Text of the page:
by Emil Lucev, Curator
Dedicated To The Memory Of Leon S. Locke
This clean, uncluttered, and spacious air view is what Beach 116 Street looked like in the days before the Roaring 1920's rolled in, after the war to end all wars was over. When the French Marshall Foch read the armistice document, he remarked that this was not an armistice; it was only a ceasefire for twenty years! And he was correct!!
Anyway, our boys came home and went back to their old jobs or started new careers and business. Many were the carpenters and construction workers that built the old Harbor Inn and its 410-foot dock out into Jamaica Bay at the foot of Beach 116 Street (shown behind the trolley car to left of center). The place started out small, but after the Great War it was expanded immensely. And later a lighthouse adorned the front.
Also, after the war, a brand-new brick railroad station was constructed to the right...behind all the trees and the backed in automobiles.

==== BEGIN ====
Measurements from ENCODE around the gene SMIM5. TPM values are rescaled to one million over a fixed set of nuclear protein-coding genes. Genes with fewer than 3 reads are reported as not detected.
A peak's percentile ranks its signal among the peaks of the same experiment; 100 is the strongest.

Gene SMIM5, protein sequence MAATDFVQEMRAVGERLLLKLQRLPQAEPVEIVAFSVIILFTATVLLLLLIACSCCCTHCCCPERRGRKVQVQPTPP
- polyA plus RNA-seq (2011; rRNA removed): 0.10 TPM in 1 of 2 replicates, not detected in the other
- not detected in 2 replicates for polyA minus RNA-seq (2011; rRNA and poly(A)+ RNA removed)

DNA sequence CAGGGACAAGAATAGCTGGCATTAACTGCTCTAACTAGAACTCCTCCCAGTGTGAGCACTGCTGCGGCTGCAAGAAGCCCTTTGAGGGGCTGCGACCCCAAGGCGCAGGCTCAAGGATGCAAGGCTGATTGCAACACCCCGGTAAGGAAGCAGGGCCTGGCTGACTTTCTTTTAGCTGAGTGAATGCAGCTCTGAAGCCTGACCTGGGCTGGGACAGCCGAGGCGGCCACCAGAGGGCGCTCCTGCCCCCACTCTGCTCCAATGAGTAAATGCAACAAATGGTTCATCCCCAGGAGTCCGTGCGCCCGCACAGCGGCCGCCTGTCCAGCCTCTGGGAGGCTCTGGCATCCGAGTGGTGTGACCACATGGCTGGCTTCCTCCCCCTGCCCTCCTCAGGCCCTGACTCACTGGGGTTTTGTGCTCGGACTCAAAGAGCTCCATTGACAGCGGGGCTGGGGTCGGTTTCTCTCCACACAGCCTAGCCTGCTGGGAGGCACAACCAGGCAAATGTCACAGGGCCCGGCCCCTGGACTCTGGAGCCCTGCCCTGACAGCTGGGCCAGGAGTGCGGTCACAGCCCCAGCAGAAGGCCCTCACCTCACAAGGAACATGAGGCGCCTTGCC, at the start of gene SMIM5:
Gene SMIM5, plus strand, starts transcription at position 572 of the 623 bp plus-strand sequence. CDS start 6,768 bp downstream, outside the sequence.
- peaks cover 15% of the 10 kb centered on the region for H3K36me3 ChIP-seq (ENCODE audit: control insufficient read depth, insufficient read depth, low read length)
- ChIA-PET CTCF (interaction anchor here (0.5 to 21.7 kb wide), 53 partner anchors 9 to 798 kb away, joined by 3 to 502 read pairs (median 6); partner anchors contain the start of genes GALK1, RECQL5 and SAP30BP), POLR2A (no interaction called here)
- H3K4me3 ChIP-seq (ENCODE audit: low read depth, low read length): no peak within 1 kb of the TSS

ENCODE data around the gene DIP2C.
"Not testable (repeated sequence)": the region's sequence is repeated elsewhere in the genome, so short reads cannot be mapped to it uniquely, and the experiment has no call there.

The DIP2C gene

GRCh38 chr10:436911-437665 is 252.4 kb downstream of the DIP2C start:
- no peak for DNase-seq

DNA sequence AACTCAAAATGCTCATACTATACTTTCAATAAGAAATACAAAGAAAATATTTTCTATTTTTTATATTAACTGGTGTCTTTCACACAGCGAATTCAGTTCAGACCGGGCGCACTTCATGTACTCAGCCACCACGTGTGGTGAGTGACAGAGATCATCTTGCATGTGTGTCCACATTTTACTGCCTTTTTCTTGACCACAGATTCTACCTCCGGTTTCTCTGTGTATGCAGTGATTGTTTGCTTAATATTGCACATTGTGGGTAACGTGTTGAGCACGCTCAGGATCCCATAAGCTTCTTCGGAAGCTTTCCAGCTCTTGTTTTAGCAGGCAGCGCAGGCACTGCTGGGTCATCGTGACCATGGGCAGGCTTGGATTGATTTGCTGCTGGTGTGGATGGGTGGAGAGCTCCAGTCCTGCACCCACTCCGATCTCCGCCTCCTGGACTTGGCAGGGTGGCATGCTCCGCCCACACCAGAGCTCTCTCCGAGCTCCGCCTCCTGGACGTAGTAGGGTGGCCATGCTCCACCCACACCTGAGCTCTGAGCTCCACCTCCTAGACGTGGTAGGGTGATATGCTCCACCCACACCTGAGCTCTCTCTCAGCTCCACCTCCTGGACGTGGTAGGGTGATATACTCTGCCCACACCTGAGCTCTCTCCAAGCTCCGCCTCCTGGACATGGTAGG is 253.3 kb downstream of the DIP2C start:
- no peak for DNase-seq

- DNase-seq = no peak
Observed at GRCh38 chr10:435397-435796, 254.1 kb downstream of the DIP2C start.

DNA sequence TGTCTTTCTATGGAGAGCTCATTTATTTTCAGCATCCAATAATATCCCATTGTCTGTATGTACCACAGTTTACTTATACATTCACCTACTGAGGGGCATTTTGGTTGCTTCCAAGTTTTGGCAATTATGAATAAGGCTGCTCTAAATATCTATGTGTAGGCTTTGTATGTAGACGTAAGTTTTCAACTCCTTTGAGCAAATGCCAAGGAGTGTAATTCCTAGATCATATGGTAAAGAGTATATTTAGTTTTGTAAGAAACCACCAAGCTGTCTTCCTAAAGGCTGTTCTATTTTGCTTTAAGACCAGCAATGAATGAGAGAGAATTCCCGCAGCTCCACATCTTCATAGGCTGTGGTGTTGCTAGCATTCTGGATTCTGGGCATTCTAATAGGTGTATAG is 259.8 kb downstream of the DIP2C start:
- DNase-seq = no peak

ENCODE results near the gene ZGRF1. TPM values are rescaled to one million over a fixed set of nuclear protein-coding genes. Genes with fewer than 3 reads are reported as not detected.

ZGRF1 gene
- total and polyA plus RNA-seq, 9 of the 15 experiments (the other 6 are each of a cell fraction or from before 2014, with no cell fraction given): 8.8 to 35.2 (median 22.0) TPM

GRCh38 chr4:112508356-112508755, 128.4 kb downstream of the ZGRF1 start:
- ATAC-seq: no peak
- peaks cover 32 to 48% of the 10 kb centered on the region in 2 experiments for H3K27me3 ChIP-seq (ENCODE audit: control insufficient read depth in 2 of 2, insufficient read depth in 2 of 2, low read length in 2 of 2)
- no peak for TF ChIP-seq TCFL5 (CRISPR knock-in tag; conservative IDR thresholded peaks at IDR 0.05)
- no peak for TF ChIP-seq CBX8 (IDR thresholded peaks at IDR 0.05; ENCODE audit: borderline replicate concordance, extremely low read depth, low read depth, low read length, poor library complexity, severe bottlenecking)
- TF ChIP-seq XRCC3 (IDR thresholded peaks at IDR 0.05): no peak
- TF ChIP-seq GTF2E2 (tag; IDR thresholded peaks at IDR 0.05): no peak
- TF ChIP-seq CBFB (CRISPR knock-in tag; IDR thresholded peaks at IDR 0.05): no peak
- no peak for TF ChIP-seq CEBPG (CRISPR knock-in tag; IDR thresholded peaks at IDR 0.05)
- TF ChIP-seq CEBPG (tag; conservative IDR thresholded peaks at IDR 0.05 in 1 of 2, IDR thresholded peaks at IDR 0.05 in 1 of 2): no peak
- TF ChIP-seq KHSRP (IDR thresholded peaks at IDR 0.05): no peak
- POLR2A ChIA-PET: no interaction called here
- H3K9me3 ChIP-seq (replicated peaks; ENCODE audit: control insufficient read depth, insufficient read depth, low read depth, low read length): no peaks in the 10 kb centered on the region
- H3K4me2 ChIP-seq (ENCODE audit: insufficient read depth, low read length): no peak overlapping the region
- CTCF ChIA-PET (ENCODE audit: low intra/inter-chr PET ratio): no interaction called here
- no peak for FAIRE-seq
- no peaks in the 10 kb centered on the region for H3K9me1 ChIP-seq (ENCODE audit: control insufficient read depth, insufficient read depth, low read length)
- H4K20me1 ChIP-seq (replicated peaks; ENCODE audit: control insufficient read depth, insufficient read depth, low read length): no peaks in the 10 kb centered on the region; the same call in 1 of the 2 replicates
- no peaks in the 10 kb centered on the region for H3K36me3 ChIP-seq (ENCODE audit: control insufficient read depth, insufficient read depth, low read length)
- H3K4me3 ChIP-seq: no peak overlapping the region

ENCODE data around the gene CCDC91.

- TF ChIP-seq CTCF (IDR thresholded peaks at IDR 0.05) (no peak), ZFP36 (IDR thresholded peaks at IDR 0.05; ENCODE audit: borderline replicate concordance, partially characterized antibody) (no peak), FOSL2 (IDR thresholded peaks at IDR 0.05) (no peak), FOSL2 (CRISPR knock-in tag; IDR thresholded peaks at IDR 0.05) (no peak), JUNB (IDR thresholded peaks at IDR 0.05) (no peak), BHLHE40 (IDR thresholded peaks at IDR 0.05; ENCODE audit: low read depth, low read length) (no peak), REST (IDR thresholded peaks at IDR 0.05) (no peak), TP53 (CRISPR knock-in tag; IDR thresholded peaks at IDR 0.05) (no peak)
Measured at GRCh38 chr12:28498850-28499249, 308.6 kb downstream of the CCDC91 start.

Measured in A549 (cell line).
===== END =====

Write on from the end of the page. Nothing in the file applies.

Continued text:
The trolley car has just turned up from Newport Avenue (on its return trip from Neponsit) and is heading from the boulevard for the trip to Far Rockaway Station. There was no Beach Channel Drive as we know it today, just Bay Avenue to about Beach 126 Street from sixteenth! The Jamaica Bay front came up close to the railroad station on the right, before the great Bayfront Landfill of 1922-23!
On the left is the brick firehouse (1913), the Queensborough Gas & Electric Company offices, and stores, shops, more offices, and a gas station and flat fix establishment in the cluster of commercial establishments. The names of these places, at times, changed like the weather in these olden times.
You are now most likely being awestruck by comparing this photograph with what sixteenth looks like today. Which would you rather have? The corrupted street of today, or the openness of yesteryear? I bet you have chosen the latter.